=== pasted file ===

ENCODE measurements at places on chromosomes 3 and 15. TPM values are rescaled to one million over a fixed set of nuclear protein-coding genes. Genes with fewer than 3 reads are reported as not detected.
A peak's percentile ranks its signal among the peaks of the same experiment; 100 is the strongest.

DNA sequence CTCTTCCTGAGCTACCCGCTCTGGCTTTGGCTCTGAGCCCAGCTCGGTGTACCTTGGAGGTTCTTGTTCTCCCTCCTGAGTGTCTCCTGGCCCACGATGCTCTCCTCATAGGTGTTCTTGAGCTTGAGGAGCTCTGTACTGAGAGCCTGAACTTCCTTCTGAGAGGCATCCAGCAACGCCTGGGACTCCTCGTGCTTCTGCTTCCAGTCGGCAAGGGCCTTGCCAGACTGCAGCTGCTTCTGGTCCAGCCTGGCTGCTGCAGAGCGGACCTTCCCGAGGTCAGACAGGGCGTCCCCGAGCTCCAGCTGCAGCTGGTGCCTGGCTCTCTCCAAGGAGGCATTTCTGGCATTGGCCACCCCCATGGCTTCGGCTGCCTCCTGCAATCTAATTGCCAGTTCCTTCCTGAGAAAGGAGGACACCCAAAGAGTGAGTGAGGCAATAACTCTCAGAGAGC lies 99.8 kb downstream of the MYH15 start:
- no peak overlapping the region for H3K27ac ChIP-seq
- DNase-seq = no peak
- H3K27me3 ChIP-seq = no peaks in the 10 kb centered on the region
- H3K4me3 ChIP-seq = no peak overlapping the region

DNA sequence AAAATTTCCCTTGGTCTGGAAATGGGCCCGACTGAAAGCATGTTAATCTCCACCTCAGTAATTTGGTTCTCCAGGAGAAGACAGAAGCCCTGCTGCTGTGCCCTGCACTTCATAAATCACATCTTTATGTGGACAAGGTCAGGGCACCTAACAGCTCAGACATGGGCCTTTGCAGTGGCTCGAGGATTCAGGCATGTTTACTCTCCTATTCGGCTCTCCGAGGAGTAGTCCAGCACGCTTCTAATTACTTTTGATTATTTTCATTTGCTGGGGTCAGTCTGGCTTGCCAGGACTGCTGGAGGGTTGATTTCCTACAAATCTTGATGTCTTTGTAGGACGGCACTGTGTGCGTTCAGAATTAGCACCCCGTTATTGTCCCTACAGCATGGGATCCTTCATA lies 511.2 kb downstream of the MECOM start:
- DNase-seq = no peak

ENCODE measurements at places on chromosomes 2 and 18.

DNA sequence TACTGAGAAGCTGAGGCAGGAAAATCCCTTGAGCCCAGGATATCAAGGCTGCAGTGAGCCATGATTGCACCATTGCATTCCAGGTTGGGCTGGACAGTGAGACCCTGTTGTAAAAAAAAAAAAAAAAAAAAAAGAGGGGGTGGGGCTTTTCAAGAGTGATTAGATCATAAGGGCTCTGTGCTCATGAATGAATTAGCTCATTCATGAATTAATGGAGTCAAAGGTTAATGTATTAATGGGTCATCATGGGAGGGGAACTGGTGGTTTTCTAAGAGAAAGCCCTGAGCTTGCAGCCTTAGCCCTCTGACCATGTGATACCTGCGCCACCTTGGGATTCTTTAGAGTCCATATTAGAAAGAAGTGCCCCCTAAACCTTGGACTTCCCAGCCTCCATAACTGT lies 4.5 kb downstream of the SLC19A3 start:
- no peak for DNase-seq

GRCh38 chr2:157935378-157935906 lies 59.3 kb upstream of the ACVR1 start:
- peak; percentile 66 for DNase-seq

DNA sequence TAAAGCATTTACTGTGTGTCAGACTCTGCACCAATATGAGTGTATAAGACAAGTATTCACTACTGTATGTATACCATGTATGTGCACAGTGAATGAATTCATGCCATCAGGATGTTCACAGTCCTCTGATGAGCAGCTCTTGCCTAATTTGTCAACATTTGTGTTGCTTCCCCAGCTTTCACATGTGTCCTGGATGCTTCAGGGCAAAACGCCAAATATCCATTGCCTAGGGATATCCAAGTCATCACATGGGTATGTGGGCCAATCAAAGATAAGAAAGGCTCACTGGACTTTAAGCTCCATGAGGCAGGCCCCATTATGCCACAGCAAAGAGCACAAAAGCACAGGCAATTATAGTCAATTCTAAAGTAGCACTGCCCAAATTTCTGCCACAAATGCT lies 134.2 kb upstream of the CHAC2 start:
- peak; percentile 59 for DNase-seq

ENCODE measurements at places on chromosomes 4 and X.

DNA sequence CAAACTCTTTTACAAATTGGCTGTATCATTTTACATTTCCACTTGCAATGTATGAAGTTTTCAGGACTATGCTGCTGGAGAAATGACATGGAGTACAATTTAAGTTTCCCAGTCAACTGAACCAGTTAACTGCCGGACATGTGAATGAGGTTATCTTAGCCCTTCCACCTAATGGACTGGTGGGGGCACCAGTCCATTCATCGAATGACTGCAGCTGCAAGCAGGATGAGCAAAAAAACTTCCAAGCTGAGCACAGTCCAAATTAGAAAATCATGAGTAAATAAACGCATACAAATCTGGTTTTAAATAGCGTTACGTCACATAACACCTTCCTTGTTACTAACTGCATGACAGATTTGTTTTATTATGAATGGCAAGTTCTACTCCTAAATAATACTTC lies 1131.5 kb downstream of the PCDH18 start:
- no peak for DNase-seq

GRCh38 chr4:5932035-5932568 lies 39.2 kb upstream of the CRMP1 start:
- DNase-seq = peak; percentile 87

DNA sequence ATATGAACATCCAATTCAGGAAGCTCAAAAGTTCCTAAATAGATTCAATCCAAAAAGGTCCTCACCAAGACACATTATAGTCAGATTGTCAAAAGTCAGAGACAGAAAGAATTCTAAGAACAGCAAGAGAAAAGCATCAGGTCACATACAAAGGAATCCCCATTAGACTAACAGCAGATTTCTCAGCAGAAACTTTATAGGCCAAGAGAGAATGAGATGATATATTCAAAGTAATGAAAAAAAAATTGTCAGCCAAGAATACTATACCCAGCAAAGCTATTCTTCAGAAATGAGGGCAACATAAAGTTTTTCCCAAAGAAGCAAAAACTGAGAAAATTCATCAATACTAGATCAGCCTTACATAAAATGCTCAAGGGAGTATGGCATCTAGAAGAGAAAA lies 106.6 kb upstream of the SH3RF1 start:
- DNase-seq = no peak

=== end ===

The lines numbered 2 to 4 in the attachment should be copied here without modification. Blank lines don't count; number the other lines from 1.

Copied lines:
A peak's percentile ranks its signal among the peaks of the same experiment; 100 is the strongest.

DNA sequence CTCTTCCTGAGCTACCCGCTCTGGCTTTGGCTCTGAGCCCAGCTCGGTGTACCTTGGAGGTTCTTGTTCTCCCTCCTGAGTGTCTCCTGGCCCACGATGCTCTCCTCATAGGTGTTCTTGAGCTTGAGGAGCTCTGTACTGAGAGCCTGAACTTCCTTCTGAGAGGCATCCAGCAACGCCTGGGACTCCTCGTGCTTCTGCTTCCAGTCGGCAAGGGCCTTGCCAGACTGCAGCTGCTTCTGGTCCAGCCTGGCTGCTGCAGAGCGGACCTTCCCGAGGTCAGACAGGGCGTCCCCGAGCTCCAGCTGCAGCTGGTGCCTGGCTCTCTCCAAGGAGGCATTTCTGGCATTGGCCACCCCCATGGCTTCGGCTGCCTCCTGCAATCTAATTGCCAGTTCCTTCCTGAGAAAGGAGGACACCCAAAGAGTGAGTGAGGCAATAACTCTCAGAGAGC lies 99.8 kb downstream of the MYH15 start:
- no peak overlapping the region for H3K27ac ChIP-seq